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21Feb

A few years ago, I decided for Lent, to give up complaining.

WOW!

Talk about an eye opener.  I bit my tongue many times over those forty-some days.  What happened though, was a small miracle.  I found myself, toward the end of Lent, barely trying to complain.  The thoughts didn’t even bop into my head, much…

Not complaining left space for  thanking, joking, analyzing, admiring, praising, listening, and singing.  (I don’t have a great voice but happily husband Cliff never complains unless I sing the same song ad infinitum.)

And not complaining inspired this poem, titled “Socks.”

Socks don’t lead

An easy life.

Missing partners,

Sweaty feet, and

Hours squinched

In tight quarters,

Yet I never hear

My socks complain.

Maybe I should be

More like socks.

Complaining less,

Absorbing more,

And ever ready to

Step into shoes

For the next adventure.

I hope you won’t complain about my pun, but  I have to say that menopause socked it all to me.  I’m  finally getting  that life throws us punches; that not everything is fair; that yes, there’s plenty of malfunction in the world; and that complaining IS optional.  Time is short and why spend it as an old grump.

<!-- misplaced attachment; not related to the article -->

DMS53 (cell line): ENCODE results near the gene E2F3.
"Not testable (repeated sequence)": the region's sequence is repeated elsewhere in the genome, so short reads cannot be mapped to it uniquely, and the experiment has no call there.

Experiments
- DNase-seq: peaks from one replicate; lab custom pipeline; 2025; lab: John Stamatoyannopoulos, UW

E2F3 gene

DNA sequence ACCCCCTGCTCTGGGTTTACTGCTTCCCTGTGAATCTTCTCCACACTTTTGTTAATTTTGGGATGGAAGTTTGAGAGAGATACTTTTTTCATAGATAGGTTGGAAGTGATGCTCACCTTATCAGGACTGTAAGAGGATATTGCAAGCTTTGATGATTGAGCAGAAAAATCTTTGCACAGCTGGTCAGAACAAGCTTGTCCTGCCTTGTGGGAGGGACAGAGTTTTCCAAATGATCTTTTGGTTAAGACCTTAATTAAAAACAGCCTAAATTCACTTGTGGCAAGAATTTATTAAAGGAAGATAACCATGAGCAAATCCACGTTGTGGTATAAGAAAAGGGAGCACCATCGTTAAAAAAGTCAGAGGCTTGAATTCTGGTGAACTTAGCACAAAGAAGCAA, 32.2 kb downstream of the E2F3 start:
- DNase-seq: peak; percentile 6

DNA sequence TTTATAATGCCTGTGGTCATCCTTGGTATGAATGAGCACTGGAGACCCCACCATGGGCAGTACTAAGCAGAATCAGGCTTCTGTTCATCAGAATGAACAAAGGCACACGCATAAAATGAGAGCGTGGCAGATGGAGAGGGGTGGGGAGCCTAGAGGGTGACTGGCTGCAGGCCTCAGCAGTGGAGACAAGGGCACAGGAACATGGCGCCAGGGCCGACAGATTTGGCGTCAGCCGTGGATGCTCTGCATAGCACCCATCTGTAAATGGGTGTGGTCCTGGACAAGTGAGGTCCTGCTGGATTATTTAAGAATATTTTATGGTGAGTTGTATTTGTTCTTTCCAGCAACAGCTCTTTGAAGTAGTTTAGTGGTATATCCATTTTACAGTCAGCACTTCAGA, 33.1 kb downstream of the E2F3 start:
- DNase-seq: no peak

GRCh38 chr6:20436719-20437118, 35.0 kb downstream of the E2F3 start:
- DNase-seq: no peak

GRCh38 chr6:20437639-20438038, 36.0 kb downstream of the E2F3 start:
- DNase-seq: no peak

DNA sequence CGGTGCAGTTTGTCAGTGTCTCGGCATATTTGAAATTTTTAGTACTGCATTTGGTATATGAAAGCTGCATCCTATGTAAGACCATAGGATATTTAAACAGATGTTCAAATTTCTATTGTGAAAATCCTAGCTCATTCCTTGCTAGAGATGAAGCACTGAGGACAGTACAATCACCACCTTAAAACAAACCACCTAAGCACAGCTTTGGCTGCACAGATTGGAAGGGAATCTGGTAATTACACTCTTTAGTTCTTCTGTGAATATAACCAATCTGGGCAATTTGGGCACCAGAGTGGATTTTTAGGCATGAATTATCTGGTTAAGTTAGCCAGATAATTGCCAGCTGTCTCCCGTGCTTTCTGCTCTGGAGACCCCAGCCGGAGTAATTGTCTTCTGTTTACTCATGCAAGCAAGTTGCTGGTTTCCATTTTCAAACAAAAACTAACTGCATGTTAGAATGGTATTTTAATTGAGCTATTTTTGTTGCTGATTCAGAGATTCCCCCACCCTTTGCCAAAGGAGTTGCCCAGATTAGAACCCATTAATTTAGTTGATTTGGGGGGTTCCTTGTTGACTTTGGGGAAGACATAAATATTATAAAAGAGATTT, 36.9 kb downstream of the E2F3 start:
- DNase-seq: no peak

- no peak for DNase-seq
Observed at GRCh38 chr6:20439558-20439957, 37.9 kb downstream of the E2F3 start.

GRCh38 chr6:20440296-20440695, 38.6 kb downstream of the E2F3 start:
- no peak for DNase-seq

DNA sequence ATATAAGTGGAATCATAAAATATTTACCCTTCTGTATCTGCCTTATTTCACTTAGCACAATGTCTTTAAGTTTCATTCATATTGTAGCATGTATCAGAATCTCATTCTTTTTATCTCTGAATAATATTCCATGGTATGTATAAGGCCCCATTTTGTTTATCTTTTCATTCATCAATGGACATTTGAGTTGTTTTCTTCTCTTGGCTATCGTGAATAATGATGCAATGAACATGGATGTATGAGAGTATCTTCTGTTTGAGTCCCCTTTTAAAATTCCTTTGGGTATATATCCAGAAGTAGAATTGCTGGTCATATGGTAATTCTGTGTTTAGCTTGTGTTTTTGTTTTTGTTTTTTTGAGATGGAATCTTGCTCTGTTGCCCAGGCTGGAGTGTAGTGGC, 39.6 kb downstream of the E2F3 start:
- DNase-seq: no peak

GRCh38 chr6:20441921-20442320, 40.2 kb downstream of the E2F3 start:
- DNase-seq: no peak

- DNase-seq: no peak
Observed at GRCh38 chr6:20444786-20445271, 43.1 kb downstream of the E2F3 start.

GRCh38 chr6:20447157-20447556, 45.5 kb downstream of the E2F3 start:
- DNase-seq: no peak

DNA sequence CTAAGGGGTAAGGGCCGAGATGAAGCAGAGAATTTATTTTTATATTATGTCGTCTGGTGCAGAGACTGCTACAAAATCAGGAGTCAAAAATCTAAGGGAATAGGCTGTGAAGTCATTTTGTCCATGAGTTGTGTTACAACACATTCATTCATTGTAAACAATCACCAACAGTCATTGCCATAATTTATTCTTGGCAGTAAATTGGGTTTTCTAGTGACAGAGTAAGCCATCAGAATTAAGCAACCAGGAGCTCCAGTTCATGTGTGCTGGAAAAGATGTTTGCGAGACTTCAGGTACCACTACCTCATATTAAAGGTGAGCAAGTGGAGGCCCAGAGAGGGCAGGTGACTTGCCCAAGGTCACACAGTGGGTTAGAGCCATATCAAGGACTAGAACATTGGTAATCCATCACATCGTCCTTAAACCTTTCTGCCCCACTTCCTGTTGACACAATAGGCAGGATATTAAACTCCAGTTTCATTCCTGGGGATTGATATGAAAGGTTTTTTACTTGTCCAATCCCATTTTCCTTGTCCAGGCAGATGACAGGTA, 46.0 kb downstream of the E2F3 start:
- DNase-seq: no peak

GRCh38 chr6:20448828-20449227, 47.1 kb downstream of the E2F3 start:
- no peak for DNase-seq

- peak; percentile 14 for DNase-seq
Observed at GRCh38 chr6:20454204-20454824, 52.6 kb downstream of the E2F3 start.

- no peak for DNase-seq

What about you?  Do you find yourself complaining more or less the older you get?  And what lessons have you learned from your humble socks?

 

  

4 Responses to My Non-complaining Socks and Me

  1. I love the poem. Brilliant! I think we could all try being a bit like socks, though of mine are getting a bit holey and worse for wear. I find I complain less. I think you come to terms with who you are, the cards you’ve been dealth, and complaining doesn’t really help. Smile and world smiles with you. However, I do find a good rambunctions rant is necessary every now and then!

  2. Ruth, Thanks for the kind words about my socks poem! I think you’re right about the smiling. The rant too! (every now and then.)

  3. My friend is a happiness expert and this is essentially a big part of what he teaches.

    When you complain or find a negative you’re training your brain to look for more problems, and you’re strengthening the pathways already in place.

    Think of the brain like a series of paths (or desire lines) the more you walk down the path the deeper, wider and more established it gets.

    He, and I, encourage finding three things you are grateful for every morning and saying it out loud. Not before long you will find yourself going about your day generally happier and always finding the good in catastrophe.

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